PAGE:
Alternative reinsurance capital, in the form of catastrophe bonds and other collateralized reinsurance instruments, now makes up close to 6% of Asia’s catastrophe reinsurance limit, according to an estimate from reinsurance broker Guy Carpenter.
Alternative capital has been making inroads into the Asian property catastrophe reinsurance market for years, largely in the form of cat bonds to begin with but increasingly collateralized underwriters and insurance-linked securities (ILS) fund managers are participating in renewals with collateralized coverage.
That is growing the amount of capital market-backed reinsurance protection being utilised in the Asian region, a trend which is unlikely to be reversed. However, the overall Asian reinsurance market has shrunk recently, in terms of premium spend, as a confluence of factors including weaker currencies hits the market.
In its Asia Pacific Catastrophe Report 2014, broker Guy Carpenter notes that there has been a continued increase in total Asia Pacific catastrophe reinsurance limit purchased. But as mentioned above the premium spend has declined significantly at the same time.
The report details how benign loss activity, program consolidation and restructuring, increasing retentions by global insurance carriers, pressure from increasing supply of capacity and the weakening of key zone rates of exchange has created the unique trading environment for reinsurance buyers in Asia Pacific.
The report estimates that over the past twelve months the weakening of key zone currencies against the U.S. dollar alone has extracted as much as $315 million of regional reinsurance premium spend from the market on a like-for-like basis.
That’s a significant decrease in a region where catastrophe reinsurance is so vital and traditional reinsurers will have been looking to exert their dominance in the currently challenging market. Asia is a region under target by global reinsurance players, as they seek to offset the impacts to pricing across U.S. catastrophe zones. The reduction in premium spend and declining pricing in Asia will not provide the offset they had perhaps been seeking.
Alternative capital activity in Asia Pacific remains subdued compared to other regions of the world, Guy Carpenter said. However, despite this Guy Carpenter records that outstanding catastrophe bond limit in the region has more than doubled in the last year to $1.625 billion, helped by the $300m Nakama Re Ltd. (Series 2014-1), the $100m Aozora Re Ltd. (Series 2014-1) and the $245m Kizuna Re II Ltd.
When this cat bond limit is combined with the collateralized reinsurance capacity that has entered and been deployed in the Asia Pacific region, Guy Carpenter estimates that alternative capital now makes up close to 6% of regional catastrophe reinsurance limit.
The alternative capital that has penetrated the Asia Pacific region is largely concentrated in Japan and Australia, the two countries with the best developed risk models and most mature reinsurance markets. The figure Guy Carpenter gives, of almost 6%, excludes supporting aggregate excess of loss and retrocession products where the broker says the percentage would be significantly higher.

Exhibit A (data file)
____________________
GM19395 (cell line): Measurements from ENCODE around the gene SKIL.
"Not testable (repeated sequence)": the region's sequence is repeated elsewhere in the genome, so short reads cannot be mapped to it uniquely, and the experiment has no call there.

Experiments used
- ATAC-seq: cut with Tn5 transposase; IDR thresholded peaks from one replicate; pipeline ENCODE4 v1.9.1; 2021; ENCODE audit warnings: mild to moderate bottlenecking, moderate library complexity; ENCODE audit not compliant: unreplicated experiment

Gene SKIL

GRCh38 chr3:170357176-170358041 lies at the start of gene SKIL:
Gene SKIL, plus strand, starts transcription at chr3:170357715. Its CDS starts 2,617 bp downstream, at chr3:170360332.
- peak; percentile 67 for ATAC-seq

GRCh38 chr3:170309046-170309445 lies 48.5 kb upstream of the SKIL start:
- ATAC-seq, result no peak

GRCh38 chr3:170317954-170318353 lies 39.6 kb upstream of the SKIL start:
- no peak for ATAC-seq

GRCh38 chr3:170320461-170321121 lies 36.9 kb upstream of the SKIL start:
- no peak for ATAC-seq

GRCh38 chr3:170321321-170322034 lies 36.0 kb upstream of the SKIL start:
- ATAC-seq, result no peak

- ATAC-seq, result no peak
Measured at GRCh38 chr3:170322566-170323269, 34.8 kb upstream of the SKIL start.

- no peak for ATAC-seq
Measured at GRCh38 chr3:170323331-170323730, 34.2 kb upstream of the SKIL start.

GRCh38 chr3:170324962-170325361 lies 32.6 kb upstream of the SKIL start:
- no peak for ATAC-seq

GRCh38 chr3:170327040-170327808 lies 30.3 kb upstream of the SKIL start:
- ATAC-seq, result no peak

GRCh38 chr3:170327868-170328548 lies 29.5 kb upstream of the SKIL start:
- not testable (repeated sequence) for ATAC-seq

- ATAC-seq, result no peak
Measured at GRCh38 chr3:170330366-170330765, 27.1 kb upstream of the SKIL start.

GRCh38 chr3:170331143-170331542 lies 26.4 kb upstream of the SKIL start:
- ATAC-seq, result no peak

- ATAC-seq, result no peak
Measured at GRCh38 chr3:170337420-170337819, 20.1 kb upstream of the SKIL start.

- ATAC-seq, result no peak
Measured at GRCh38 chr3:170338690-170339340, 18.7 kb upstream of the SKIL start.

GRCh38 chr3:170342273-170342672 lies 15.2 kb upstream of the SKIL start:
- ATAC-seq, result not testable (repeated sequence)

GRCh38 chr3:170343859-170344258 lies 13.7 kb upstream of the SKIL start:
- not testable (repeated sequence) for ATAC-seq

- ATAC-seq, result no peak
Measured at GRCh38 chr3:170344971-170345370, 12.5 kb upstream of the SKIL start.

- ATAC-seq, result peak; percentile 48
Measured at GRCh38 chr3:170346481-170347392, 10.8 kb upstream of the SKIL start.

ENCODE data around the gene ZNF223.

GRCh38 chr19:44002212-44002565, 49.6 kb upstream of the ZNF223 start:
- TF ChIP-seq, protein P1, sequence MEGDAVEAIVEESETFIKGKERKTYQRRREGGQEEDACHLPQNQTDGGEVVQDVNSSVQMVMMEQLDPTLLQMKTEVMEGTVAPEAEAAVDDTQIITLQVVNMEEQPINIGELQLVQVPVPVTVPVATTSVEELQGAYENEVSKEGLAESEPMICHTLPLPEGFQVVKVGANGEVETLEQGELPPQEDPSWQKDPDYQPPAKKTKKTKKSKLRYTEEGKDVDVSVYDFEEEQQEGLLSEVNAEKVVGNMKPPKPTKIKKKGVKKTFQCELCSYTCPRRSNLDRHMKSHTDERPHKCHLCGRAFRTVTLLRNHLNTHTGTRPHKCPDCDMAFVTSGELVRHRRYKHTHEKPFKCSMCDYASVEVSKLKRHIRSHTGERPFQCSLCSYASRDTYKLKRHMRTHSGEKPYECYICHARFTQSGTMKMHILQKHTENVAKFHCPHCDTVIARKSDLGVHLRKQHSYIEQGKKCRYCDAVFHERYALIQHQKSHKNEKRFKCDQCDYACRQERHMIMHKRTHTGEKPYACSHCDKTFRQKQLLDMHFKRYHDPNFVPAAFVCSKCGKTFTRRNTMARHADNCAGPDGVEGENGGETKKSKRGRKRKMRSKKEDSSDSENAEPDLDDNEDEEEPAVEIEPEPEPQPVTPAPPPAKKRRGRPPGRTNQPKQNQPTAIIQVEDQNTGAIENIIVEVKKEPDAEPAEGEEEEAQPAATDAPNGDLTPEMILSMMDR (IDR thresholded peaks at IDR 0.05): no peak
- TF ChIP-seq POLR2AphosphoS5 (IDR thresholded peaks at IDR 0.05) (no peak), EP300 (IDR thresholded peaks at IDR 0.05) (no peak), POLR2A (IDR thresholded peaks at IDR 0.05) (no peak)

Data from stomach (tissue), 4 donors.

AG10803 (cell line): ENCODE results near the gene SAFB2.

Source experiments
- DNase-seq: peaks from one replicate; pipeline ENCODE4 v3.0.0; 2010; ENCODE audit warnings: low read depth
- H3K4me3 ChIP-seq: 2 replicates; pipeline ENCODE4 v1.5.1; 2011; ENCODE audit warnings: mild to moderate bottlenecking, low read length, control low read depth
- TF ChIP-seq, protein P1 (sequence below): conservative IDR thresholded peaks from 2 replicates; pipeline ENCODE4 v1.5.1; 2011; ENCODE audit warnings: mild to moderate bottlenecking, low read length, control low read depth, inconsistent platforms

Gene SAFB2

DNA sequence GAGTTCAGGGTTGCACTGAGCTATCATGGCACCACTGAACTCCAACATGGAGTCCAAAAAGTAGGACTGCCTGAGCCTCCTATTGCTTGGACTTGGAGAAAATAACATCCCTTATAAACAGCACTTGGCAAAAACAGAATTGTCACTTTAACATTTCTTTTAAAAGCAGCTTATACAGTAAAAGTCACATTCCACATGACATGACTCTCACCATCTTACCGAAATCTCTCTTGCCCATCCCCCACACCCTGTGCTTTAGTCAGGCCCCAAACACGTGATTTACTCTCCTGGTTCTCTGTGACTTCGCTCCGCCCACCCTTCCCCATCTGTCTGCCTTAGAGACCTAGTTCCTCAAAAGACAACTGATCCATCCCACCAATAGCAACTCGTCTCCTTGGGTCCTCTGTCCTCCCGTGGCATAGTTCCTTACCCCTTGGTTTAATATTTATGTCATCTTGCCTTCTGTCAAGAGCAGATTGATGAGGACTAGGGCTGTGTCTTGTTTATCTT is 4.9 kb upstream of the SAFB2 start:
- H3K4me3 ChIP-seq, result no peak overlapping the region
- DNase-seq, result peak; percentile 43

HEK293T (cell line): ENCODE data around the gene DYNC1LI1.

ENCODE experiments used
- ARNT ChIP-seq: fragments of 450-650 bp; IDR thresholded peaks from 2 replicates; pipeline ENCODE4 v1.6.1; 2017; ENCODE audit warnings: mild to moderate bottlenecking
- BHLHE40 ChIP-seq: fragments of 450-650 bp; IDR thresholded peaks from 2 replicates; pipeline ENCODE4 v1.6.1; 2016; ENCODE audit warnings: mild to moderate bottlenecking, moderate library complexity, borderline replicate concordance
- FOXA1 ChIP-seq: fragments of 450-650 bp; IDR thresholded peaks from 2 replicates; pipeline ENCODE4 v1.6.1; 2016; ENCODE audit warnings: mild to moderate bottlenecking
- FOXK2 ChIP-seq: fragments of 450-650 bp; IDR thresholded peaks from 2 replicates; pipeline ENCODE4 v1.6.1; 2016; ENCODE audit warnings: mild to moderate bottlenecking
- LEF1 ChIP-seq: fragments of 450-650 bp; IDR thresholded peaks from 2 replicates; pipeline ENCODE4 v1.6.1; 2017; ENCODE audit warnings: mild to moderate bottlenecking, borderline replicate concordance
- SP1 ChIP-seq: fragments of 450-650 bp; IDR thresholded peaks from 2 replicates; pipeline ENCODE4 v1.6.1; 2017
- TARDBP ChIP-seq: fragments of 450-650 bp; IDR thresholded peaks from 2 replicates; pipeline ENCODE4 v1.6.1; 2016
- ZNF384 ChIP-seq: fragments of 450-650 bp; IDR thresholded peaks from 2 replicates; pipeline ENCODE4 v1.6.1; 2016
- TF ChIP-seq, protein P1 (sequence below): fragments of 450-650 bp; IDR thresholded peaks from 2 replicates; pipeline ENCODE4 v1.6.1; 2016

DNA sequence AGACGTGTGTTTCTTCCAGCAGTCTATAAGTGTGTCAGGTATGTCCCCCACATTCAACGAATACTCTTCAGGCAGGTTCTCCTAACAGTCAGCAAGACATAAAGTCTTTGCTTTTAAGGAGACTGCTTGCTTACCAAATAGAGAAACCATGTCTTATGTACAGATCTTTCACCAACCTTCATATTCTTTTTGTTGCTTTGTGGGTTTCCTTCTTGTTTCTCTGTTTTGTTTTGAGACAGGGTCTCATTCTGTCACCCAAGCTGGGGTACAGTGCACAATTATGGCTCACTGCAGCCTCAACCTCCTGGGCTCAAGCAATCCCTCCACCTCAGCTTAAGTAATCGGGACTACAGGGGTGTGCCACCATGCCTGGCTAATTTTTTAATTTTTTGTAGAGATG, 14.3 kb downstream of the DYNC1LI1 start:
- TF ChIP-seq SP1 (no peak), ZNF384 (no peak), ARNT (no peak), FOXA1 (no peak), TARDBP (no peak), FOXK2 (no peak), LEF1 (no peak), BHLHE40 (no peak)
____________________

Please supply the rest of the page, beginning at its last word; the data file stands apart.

“As evidenced in our report a variety of factors drove market dynamics during 2014. With a reduction in the cost of capital supporting the industry and enhanced innovation we see an environment where insurance companies can find ways to optimize their businesses through expanding and enhancing the reinsurance products that protect earnings and capital,” commented James Nash, CEO of Asia Pacific Region.
The growth of catastrophe reinsurance limits in Asia Pacific continues to trail behind overall economic growth, resulting in a widening catastrophe gap. This deficiency in capacity is even more stark in some of the emerging markets where insurance penetration remains modest.
The need to narrow this gap remains but how to reduce it continues to be unsolved, notes Guy Carpenter. The broker says that the onus is now on the industry to find new and pioneering ways to deploy its capital to meet this clear need for catastrophe re/insurance protection. Supporting economic growth in Asia Pacific through catastrophe management and with a product range that stimulates re/insurance buying is the challenge that the market needs to find a solution for, said Guy Carpenter.
Tapping the Asia Pacific market is increasingly a target of ILS managers looking to deploy capital into catastrophe reinsurance renewals. However, some of the key growth markets remain largely out of reach, for the moment, due to lack of models and dominance of some traditional players. That will change however and it is expected that the percentage of the Asia Pacific catastrophe reinsurance market that is ceded to alternative and ILS sources of capital will continue to grow.
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